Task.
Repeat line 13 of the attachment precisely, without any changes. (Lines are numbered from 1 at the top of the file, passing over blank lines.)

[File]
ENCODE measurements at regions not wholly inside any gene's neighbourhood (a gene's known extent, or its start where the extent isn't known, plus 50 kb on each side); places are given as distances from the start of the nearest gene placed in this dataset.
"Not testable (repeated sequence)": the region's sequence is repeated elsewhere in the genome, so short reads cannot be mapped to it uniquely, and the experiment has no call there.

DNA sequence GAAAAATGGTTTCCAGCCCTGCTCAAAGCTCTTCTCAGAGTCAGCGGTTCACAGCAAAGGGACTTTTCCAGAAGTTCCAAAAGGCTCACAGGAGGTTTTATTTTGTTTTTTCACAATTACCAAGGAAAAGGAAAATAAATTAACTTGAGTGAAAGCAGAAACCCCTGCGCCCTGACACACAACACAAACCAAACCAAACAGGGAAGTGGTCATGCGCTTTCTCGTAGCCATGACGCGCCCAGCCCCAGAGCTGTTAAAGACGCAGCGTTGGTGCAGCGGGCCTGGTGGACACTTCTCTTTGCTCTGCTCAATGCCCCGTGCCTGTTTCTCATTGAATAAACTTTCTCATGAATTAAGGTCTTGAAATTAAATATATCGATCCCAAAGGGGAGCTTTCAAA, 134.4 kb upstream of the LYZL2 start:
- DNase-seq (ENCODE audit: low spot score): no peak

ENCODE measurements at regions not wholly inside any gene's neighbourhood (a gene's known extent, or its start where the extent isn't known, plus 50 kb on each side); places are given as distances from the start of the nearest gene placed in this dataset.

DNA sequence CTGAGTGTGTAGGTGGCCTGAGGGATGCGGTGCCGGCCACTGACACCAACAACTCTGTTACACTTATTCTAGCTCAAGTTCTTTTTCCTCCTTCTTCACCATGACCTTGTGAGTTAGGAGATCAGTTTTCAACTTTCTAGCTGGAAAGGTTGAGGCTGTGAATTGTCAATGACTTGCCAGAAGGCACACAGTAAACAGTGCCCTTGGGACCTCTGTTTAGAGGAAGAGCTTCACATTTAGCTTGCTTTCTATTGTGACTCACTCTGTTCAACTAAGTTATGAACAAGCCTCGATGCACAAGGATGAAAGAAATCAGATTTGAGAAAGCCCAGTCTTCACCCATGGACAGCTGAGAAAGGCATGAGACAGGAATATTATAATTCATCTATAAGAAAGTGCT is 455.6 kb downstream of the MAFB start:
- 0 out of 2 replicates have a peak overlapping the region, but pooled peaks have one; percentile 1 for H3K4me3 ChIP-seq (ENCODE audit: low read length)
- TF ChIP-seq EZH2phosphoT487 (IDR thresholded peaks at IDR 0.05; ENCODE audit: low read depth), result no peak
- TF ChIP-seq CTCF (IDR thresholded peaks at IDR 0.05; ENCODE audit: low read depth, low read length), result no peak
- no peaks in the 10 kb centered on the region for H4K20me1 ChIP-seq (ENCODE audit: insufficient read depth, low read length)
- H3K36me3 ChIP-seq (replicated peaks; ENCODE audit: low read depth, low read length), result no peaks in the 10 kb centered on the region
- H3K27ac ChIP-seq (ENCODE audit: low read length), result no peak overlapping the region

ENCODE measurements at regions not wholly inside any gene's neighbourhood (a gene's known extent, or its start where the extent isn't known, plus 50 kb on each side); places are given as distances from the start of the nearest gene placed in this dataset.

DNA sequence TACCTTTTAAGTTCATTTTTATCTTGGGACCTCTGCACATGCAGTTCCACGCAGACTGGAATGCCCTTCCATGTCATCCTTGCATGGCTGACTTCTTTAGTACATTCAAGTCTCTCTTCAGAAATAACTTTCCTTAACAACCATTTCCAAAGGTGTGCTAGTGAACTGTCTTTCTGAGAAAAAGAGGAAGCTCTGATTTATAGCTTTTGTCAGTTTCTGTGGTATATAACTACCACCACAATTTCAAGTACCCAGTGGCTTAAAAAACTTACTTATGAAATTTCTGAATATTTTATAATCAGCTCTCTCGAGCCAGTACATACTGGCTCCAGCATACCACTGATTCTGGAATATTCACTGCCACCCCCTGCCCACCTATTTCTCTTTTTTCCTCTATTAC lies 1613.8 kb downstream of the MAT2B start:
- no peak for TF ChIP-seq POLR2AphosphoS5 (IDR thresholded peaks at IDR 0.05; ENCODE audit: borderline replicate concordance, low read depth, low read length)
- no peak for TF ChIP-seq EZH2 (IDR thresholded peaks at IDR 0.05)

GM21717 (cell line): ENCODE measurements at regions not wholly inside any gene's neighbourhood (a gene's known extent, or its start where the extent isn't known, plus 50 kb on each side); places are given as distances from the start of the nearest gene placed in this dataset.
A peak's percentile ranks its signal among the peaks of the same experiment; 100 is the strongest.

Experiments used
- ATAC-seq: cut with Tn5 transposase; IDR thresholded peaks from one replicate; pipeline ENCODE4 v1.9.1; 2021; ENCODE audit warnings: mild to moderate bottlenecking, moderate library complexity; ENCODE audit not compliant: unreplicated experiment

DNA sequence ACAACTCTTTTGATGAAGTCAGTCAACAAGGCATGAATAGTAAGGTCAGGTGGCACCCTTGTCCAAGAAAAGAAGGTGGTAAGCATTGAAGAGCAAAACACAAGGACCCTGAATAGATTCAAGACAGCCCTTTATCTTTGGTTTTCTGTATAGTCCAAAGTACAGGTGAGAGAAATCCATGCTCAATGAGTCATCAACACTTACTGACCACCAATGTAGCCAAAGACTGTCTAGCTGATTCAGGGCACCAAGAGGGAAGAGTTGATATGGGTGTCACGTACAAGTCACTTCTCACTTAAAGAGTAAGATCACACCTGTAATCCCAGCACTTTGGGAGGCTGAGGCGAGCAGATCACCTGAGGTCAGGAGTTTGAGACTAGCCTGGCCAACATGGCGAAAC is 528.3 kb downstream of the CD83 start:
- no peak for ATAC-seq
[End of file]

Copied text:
ENCODE measurements at regions not wholly inside any gene's neighbourhood (a gene's known extent, or its start where the extent isn't known, plus 50 kb on each side); places are given as distances from the start of the nearest gene placed in this dataset.